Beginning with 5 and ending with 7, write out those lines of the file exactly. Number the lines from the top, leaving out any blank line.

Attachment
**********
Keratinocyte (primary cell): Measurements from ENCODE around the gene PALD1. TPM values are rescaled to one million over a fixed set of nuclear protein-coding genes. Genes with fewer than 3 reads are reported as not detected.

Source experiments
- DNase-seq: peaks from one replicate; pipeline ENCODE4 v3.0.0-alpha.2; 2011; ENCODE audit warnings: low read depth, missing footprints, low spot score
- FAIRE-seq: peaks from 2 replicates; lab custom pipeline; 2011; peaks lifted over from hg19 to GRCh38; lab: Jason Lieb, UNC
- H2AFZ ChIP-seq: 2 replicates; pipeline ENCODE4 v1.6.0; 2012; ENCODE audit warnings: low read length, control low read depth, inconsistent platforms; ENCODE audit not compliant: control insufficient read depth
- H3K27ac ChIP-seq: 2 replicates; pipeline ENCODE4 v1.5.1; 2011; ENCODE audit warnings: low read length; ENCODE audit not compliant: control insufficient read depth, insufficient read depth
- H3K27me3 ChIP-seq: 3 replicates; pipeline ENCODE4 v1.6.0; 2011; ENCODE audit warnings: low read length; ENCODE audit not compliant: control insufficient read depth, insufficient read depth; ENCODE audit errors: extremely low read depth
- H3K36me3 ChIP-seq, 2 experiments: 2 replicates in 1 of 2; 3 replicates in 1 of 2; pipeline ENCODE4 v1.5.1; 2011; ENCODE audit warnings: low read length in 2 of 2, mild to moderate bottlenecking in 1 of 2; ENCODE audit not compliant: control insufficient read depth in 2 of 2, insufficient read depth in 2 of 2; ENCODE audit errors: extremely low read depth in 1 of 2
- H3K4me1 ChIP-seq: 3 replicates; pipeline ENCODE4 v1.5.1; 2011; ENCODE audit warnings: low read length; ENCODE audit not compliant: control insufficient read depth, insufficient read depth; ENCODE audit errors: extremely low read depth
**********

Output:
- H2AFZ ChIP-seq: 2 replicates; pipeline ENCODE4 v1.6.0; 2012; ENCODE audit warnings: low read length, control low read depth, inconsistent platforms; ENCODE audit not compliant: control insufficient read depth
- H3K27ac ChIP-seq: 2 replicates; pipeline ENCODE4 v1.5.1; 2011; ENCODE audit warnings: low read length; ENCODE audit not compliant: control insufficient read depth, insufficient read depth
- H3K27me3 ChIP-seq: 3 replicates; pipeline ENCODE4 v1.6.0; 2011; ENCODE audit warnings: low read length; ENCODE audit not compliant: control insufficient read depth, insufficient read depth; ENCODE audit errors: extremely low read depth